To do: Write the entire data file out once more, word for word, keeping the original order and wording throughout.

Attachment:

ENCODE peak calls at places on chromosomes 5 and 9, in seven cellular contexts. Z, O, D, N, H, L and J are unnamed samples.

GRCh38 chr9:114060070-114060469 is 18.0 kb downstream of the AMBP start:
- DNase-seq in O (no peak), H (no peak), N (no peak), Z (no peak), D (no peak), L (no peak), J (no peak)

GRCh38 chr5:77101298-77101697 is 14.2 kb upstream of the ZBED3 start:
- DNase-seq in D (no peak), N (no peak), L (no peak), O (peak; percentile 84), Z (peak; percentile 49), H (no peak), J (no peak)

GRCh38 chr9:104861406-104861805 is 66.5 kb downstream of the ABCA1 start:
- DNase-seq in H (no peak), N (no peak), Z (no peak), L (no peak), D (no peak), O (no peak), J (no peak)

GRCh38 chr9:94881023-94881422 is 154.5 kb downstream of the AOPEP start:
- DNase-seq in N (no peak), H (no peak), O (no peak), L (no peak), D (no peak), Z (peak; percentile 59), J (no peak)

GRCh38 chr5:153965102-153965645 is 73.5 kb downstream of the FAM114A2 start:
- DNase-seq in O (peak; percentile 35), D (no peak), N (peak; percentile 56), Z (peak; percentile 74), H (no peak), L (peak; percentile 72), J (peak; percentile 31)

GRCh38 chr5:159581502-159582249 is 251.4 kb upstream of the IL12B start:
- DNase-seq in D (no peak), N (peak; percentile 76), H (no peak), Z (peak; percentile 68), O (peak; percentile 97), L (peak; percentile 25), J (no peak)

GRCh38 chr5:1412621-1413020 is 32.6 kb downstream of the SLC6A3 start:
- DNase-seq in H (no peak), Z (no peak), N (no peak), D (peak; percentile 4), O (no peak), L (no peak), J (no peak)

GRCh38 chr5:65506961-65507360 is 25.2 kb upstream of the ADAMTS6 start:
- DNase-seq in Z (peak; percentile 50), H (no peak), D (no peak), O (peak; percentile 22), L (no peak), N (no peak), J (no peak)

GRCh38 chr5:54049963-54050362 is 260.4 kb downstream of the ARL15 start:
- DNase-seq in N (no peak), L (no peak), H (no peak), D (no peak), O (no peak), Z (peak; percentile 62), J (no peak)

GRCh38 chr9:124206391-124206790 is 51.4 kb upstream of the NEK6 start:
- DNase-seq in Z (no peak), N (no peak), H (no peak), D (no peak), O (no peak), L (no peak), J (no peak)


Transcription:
ENCODE peak calls at places on chromosomes 5 and 9, in seven cellular contexts. Z, O, D, N, H, L and J are unnamed samples.

GRCh38 chr9:114060070-114060469 is 18.0 kb downstream of the AMBP start:
- DNase-seq in O (no peak), H (no peak), N (no peak), Z (no peak), D (no peak), L (no peak), J (no peak)

GRCh38 chr5:77101298-77101697 is 14.2 kb upstream of the ZBED3 start:
- DNase-seq in D (no peak), N (no peak), L (no peak), O (peak; percentile 84), Z (peak; percentile 49), H (no peak), J (no peak)

GRCh38 chr9:104861406-104861805 is 66.5 kb downstream of the ABCA1 start:
- DNase-seq in H (no peak), N (no peak), Z (no peak), L (no peak), D (no peak), O (no peak), J (no peak)

GRCh38 chr9:94881023-94881422 is 154.5 kb downstream of the AOPEP start:
- DNase-seq in N (no peak), H (no peak), O (no peak), L (no peak), D (no peak), Z (peak; percentile 59), J (no peak)

GRCh38 chr5:153965102-153965645 is 73.5 kb downstream of the FAM114A2 start:
- DNase-seq in O (peak; percentile 35), D (no peak), N (peak; percentile 56), Z (peak; percentile 74), H (no peak), L (peak; percentile 72), J (peak; percentile 31)

GRCh38 chr5:159581502-159582249 is 251.4 kb upstream of the IL12B start:
- DNase-seq in D (no peak), N (peak; percentile 76), H (no peak), Z (peak; percentile 68), O (peak; percentile 97), L (peak; percentile 25), J (no peak)

GRCh38 chr5:1412621-1413020 is 32.6 kb downstream of the SLC6A3 start:
- DNase-seq in H (no peak), Z (no peak), N (no peak), D (peak; percentile 4), O (no peak), L (no peak), J (no peak)

GRCh38 chr5:65506961-65507360 is 25.2 kb upstream of the ADAMTS6 start:
- DNase-seq in Z (peak; percentile 50), H (no peak), D (no peak), O (peak; percentile 22), L (no peak), N (no peak), J (no peak)

GRCh38 chr5:54049963-54050362 is 260.4 kb downstream of the ARL15 start:
- DNase-seq in N (no peak), L (no peak), H (no peak), D (no peak), O (no peak), Z (peak; percentile 62), J (no peak)

GRCh38 chr9:124206391-124206790 is 51.4 kb upstream of the NEK6 start:
- DNase-seq in Z (no peak), N (no peak), H (no peak), D (no peak), O (no peak), L (no peak), J (no peak)